Date of Award


Document Type


Degree Name

Doctor of Philosophy (PhD)


Department of Operational Sciences

First Advisor

Seong-Jong Joo, PhD


The US Department of Defense is the largest institutional petroleum consumer in the world. In addition to the financial cost of petroleum-based fuels, the US DoD generates more CO2-equivalent greenhouse gases than the entirety of modern, industrialized nations like Sweden and Norway. Other dangers and externalities arise from the fuels supply chain, like toxin risks to fuel handlers, and human costs to transport fuel in-theater. Within the DoD, the USAF alone often rivals or exceeds the consumption of all other services combined. While the USAF prefers technical, hardware-based solutions to problems, and has given increasing attention to logistical solutions like route planning and aircraft mix optimization, very little research both in and out of the military looks into the impact of human decision making on fuel consumption. Industrial/organizational psychology, or “IO Psych,” is a growing field in the civilian world. This project applies IO psychometric measurements to investigate the variability within fuel consumption stemming from the choices that human operators make. Three studies are presented, revolving around this common theme. These studies are based on the Theory of Planned Behavior (TPB), a behavioral science model emphasizing the kind of deliberate, informed decision making. The first study using meta-analysis indicates the TPB model strongly predicts fuel-efficient behavior. The second study examines car drivers’ eco-friendly behavior. The results of the second study are congruent with the findings of the first study. The third study investigates the ecofriendly behaviors of military cargo pilots in the Air Force. Survey responses were collected from the population of 62 active duty, reserve, and Guard cargo airlift pilots flying the C-130, C-17, and C-5 platforms who flew a combined 477 cargo sorties within the measurement period. The pilots’ responses were compared against a measure of fuel consumption corrected for change to cargo weight. The results of this study indicate that the link between intention and behavior is weak.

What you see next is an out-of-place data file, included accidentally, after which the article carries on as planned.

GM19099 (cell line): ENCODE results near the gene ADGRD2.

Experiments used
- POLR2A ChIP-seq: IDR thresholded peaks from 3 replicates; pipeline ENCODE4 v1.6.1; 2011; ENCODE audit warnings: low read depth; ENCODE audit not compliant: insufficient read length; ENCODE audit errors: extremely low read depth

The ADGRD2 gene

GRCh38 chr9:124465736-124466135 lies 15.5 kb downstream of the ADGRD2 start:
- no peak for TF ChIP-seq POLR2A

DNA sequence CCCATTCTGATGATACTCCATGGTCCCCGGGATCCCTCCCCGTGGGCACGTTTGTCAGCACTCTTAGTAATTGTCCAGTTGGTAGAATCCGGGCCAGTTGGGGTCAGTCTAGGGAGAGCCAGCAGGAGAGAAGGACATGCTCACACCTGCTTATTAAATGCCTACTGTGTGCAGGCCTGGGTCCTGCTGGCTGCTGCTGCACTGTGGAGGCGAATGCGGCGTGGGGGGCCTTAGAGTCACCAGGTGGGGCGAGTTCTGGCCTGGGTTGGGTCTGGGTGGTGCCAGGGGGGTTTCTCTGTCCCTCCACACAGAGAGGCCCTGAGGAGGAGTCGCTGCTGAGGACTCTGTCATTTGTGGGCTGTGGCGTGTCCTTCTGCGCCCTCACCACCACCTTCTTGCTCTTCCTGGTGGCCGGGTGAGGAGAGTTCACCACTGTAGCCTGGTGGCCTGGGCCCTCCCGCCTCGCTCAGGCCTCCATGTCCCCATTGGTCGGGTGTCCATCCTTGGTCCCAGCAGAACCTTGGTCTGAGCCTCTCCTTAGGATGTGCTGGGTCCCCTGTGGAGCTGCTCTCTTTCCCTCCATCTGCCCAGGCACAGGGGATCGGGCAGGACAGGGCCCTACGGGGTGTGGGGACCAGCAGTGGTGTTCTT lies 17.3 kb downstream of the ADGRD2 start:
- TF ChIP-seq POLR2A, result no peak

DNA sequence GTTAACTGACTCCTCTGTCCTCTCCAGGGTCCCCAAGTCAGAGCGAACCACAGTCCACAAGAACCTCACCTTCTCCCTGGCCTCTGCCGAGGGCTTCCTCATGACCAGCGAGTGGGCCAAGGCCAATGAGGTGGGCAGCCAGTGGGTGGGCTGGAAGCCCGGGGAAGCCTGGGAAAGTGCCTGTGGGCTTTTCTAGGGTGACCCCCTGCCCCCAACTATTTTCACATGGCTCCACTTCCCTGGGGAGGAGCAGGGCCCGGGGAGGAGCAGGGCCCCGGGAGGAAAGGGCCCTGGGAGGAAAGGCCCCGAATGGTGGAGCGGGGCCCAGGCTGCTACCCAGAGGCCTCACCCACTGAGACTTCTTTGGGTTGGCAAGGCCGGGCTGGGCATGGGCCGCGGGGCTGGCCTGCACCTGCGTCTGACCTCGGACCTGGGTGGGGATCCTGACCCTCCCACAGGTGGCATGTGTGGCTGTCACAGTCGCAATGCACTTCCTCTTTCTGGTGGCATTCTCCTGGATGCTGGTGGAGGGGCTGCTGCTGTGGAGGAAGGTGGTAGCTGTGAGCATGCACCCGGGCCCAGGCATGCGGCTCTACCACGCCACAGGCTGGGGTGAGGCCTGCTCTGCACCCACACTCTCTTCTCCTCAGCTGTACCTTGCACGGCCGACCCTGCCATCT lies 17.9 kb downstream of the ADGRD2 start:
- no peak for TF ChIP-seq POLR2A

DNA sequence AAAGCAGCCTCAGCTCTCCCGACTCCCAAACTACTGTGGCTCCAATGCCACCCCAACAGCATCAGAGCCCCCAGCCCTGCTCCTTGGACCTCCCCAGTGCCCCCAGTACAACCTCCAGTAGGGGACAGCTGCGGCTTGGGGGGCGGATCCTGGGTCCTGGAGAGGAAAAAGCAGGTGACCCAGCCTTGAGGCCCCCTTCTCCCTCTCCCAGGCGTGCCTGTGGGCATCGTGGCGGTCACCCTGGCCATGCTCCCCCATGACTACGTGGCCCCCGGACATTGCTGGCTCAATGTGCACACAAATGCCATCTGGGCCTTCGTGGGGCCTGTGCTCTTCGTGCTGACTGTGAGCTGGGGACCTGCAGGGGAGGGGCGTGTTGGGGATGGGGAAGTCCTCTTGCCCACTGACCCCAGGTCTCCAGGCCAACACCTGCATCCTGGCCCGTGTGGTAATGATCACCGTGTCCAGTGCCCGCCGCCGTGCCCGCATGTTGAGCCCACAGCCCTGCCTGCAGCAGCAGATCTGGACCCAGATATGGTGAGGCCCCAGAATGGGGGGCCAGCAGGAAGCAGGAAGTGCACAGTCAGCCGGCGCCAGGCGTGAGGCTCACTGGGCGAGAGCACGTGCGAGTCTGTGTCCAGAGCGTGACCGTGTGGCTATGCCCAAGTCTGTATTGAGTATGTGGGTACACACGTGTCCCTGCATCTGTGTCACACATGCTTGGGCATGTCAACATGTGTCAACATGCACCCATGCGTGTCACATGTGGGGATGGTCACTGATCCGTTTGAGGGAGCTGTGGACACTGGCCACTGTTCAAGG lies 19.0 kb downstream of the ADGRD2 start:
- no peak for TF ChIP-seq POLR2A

AFIT Designator


DTIC Accession Number